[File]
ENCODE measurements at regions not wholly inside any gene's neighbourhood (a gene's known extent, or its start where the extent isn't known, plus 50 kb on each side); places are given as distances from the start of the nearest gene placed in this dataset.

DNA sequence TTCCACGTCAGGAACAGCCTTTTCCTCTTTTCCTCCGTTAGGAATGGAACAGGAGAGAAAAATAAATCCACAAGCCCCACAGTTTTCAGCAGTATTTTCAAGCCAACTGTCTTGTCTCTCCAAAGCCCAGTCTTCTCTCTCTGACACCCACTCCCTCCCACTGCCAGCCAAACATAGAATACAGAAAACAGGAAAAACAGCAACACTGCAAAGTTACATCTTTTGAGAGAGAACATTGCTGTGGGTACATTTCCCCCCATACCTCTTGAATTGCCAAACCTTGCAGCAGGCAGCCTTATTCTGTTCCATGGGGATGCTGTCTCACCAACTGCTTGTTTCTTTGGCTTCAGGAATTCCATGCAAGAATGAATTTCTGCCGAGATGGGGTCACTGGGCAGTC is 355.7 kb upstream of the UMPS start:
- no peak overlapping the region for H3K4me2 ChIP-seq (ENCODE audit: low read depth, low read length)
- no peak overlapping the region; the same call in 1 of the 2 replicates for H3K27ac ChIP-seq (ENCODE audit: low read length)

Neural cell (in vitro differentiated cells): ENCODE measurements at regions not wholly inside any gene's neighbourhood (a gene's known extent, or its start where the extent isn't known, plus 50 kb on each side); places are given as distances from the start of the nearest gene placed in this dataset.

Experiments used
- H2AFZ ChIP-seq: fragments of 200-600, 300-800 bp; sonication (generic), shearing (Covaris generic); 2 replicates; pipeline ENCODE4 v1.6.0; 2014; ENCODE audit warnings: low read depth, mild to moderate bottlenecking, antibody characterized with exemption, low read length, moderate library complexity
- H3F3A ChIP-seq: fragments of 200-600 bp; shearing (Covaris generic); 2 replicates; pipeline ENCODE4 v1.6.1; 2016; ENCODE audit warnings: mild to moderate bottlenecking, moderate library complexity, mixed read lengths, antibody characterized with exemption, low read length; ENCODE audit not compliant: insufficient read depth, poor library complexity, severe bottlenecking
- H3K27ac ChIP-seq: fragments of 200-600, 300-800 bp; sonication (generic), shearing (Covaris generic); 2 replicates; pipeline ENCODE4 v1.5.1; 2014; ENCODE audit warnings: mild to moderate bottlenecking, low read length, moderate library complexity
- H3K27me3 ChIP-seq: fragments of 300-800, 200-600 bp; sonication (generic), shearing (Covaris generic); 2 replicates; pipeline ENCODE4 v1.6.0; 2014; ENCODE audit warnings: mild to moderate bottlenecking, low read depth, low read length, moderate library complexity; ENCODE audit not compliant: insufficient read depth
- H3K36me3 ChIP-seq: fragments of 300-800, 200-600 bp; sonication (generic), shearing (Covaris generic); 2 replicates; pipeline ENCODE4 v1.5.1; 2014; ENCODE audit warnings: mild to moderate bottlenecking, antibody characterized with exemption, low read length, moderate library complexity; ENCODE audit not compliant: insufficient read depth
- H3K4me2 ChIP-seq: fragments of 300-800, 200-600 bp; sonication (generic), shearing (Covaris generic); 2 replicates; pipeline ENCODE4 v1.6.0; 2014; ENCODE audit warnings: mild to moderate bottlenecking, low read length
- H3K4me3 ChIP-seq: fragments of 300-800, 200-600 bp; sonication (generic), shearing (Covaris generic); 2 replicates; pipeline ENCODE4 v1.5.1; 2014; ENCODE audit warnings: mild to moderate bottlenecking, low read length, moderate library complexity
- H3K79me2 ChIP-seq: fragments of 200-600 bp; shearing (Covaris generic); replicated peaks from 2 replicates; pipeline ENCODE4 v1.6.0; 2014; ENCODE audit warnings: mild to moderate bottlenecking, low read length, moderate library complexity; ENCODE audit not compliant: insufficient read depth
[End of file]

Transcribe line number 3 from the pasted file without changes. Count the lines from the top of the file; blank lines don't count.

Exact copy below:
- no peak overlapping the region for H3K4me2 ChIP-seq (ENCODE audit: low read depth, low read length)